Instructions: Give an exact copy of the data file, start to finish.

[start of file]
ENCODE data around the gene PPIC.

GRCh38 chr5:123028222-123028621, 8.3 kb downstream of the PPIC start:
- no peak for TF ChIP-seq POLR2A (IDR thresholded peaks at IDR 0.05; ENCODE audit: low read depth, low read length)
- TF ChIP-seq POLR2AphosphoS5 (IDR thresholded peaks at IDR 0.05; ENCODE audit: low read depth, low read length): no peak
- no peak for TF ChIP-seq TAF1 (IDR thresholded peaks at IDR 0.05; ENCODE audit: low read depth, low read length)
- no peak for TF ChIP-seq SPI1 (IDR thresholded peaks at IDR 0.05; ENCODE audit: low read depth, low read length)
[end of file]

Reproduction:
ENCODE data around the gene PPIC.

GRCh38 chr5:123028222-123028621, 8.3 kb downstream of the PPIC start:
- no peak for TF ChIP-seq POLR2A (IDR thresholded peaks at IDR 0.05; ENCODE audit: low read depth, low read length)
- TF ChIP-seq POLR2AphosphoS5 (IDR thresholded peaks at IDR 0.05; ENCODE audit: low read depth, low read length): no peak
- no peak for TF ChIP-seq TAF1 (IDR thresholded peaks at IDR 0.05; ENCODE audit: low read depth, low read length)
- no peak for TF ChIP-seq SPI1 (IDR thresholded peaks at IDR 0.05; ENCODE audit: low read depth, low read length)